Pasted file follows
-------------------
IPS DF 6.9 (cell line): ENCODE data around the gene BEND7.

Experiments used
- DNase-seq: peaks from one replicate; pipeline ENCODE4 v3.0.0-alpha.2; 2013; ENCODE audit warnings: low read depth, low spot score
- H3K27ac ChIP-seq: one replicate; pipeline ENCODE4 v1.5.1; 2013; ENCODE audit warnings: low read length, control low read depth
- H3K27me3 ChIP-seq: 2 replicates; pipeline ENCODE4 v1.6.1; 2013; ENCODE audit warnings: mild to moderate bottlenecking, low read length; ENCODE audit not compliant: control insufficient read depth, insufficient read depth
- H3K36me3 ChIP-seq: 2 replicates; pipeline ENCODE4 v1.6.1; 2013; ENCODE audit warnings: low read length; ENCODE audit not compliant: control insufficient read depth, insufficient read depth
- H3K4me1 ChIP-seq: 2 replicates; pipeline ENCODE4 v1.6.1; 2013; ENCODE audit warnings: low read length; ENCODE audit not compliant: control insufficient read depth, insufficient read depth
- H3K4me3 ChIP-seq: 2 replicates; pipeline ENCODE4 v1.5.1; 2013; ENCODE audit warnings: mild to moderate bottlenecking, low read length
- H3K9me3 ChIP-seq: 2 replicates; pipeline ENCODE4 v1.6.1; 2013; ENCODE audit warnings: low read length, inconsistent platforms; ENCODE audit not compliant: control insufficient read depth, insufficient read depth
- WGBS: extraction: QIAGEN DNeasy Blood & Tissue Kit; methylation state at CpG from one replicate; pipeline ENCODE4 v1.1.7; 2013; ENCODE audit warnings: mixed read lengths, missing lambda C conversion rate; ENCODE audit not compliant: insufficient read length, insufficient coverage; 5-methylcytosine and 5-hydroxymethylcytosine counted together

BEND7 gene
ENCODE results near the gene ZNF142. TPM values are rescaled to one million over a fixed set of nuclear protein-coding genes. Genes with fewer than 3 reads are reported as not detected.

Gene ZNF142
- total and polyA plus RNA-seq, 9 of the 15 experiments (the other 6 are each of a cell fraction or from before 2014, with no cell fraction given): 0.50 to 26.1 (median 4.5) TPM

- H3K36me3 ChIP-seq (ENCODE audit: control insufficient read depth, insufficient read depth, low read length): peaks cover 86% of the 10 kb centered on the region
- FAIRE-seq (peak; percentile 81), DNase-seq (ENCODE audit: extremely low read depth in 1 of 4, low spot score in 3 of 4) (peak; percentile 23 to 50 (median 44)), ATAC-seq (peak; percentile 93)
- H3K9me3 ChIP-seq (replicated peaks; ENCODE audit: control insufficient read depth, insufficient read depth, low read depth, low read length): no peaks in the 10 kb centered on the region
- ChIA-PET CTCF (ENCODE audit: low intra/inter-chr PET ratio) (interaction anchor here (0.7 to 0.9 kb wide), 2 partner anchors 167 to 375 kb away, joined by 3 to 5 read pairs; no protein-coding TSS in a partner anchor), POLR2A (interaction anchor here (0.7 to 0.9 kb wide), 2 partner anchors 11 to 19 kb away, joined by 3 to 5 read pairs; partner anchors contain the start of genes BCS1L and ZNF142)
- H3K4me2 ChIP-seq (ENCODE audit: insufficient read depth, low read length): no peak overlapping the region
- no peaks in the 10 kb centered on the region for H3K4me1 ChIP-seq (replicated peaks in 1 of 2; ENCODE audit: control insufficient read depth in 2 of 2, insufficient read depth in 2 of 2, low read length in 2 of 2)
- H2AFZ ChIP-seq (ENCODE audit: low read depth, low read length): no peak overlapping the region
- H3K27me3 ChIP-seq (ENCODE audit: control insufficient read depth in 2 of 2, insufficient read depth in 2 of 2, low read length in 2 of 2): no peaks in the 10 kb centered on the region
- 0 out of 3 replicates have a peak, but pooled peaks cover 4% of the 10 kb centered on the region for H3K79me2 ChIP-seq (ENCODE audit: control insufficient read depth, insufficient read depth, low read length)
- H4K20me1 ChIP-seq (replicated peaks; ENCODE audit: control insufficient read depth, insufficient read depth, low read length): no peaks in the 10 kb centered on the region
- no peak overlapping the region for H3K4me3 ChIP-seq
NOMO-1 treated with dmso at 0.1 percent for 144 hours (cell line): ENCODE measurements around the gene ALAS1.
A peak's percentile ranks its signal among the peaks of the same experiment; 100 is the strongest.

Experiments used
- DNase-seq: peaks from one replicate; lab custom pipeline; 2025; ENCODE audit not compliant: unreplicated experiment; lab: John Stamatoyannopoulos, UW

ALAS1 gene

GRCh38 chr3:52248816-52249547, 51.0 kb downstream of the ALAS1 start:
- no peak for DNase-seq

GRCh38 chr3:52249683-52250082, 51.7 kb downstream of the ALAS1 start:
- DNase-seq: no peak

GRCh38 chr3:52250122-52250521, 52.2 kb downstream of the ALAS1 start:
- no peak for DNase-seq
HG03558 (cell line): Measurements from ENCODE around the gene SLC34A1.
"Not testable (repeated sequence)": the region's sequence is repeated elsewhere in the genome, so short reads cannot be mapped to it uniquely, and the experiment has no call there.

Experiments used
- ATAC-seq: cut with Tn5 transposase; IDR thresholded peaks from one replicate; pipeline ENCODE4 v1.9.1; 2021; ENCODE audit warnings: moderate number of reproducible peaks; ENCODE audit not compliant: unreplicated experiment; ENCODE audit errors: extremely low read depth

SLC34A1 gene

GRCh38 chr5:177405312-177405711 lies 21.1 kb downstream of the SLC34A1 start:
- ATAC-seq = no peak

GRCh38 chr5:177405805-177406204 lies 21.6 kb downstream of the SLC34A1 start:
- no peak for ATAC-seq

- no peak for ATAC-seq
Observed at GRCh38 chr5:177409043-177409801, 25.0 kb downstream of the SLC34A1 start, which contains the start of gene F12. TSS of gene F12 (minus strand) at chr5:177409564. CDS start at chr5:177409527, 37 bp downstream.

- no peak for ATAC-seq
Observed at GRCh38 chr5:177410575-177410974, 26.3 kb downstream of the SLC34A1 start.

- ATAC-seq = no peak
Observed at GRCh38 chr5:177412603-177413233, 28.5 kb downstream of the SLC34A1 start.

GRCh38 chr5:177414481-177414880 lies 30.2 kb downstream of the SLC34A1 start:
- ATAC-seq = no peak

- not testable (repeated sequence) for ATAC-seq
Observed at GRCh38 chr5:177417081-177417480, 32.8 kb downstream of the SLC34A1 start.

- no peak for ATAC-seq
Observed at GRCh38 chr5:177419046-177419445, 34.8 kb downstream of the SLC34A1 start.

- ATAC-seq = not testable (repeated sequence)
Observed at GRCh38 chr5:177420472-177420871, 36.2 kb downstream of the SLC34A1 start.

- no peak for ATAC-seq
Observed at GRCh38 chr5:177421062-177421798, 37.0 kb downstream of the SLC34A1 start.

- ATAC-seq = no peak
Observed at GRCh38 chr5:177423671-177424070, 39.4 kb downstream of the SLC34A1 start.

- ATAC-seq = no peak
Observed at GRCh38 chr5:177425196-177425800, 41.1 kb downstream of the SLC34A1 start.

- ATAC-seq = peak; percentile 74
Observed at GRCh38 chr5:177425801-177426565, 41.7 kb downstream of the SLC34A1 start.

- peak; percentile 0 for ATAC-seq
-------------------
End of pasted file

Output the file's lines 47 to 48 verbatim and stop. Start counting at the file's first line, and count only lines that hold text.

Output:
Observed at GRCh38 chr5:177409043-177409801, 25.0 kb downstream of the SLC34A1 start, which contains the start of gene F12. TSS of gene F12 (minus strand) at chr5:177409564. CDS start at chr5:177409527, 37 bp downstream.

- no peak for ATAC-seq